Muscat: News that the Sultanate’s oldest living man had passed away at the grand old age of 127 came as something of a surprise to Salim Al Qasabi’s grieving family.
Reports yesterday claimed that Al Qasabi had died aged 127 in Bahla, making him Oman’s oldest human being, if not the world’s.
In fact, had Al Qasabi actually made it to 127, he would be eligible for a place in the Guinness Book of World Records, which currently records that the oldest living human being lived to the age 122.
“Our grandfather was not 127,” said Abdullah Al Qasabi, the deceased’s grandson. Al Qasabi’s grandson confirmed his age at time of death to be 110.
Al Qasabi had nine children, six of whom died before him, 34 grand-children and 42 great-grandchildren. The age difference — at the time of death — between him and his youngest great-grandchild was 109 years and 10 months.
“Three of his children are currently alive and six are dead. His youngest great grandchild is two months old,” Abdullah said.
Longevity could be in Al Qasabi’s blood as his father lived to the age of 95, but nobody is quite sure as no birth certificate exists. Because of his age, Al Qasabi never had a birth certificate, but did receive a Certificate of Appreciation Age, from the government.
“During that time there was no such thing as a birth certificate, but we calculated his age based on the information we know of his father. The age difference between our grandfather Salim and his father is 16 years, which would make our father 110 at the time of his death.” Abdullah added.
Describing the conditions that led to Salim’s death, Abdullah said: “As he got up to turn on the fan, he broke his thigh. When we sent him to the hospital it was discovered that he had to undergo an operation. After the tests, the results showed that he had many infections, including a chest infection, and they had to give him a breathing pipe. The hospital waited for him to get better, but his condition became unstable and he passed away on September 11.”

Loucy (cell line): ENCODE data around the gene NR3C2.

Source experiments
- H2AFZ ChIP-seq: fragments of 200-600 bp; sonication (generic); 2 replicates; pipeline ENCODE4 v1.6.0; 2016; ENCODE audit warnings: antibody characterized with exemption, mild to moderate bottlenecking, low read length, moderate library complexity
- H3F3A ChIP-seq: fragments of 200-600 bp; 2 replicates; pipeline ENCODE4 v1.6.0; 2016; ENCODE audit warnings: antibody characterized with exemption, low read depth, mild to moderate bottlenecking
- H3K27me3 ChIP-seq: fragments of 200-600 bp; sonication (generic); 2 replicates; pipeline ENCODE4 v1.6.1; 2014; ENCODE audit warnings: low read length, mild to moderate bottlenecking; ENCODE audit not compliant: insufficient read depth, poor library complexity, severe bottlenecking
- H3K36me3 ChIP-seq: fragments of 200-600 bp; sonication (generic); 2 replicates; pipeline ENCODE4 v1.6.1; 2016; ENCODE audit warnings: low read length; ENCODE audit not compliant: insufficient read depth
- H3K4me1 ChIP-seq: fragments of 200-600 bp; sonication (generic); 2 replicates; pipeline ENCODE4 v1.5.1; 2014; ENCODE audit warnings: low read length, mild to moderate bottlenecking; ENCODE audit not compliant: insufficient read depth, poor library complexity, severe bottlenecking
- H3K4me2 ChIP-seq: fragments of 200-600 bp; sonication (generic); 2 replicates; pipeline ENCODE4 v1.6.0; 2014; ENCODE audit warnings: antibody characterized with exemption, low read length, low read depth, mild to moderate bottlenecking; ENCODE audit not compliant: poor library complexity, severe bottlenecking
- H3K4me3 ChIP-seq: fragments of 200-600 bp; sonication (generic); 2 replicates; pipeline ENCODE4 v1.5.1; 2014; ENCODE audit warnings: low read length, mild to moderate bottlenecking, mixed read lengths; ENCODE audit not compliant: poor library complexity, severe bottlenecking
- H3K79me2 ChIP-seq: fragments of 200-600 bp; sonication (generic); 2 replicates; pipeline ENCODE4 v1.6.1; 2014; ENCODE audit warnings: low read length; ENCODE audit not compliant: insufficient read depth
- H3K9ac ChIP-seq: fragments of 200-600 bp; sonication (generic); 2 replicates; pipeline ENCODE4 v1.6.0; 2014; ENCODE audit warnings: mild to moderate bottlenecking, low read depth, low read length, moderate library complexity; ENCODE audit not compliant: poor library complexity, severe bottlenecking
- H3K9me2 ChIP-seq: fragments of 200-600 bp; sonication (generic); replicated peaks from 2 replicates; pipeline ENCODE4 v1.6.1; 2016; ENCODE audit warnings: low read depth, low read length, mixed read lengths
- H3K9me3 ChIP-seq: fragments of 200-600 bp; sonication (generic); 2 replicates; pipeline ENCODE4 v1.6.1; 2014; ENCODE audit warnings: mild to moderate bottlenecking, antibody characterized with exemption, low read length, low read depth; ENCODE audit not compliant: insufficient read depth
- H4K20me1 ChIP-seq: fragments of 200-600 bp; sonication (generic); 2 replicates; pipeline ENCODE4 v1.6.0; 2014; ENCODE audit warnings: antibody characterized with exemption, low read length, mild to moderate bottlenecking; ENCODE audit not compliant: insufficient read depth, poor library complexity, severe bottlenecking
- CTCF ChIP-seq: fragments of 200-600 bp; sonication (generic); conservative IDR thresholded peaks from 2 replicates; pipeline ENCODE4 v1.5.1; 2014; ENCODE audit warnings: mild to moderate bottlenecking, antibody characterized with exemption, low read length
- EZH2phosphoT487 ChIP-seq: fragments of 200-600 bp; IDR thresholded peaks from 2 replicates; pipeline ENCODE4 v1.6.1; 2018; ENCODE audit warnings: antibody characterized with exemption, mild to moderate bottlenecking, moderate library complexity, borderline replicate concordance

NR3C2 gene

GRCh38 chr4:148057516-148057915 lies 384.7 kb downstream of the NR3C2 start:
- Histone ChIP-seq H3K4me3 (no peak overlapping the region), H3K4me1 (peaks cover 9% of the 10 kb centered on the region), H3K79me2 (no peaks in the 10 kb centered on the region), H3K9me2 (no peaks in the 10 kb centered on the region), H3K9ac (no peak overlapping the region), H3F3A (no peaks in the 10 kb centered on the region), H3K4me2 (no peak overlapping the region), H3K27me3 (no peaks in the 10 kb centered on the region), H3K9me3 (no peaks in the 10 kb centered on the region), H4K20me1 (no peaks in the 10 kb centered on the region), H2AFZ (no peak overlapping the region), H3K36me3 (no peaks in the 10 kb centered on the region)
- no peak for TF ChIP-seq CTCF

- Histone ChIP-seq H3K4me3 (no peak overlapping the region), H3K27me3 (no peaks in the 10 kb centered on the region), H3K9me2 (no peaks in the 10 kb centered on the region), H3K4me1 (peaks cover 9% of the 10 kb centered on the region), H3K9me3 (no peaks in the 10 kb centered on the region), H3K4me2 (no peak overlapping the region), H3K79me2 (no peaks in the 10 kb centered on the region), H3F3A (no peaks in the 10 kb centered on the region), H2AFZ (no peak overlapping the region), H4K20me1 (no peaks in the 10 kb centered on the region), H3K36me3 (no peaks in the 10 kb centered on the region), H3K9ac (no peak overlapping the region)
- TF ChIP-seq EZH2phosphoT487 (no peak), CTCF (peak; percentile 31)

He said: “Salim was born in Oman in 1907. He lived in Zanzibar for 22 years, then came back to Oman to live out the rest of his life.”
“Before his death, Al Qasabi was hospitalised at the Nizwa Hospital for a total of 24 days. Of those, he spent 21 days in the intensive care unit.
“Throughout the years, my grandfather has always been a happy person, kind to people. He worked hard to provide for his family," said Al Qasabi’s 38-year-old grandson Abdullah.
According to his grandson, Al Qasabi did a few things that could have contributed to his long life. “He would sleep by 9pm and wake up every morning to sunrise for Fajir prayers. My grandfather also had dates and coffee daily.
“Walking and being active could also, be a factor. He never likes using cars, he was very active and sociable, people enjoyed having his company,” Abdullah added.
Al Qasabi was a successful businessman in Zanzibar, trading in cloves and other goods. “His popularity and close relations with the Zanzibari people helped him to escape during the revolution, and return to Oman.
“He was an honest man, who always paid his employees on time, and treated them well,” Abdullah added.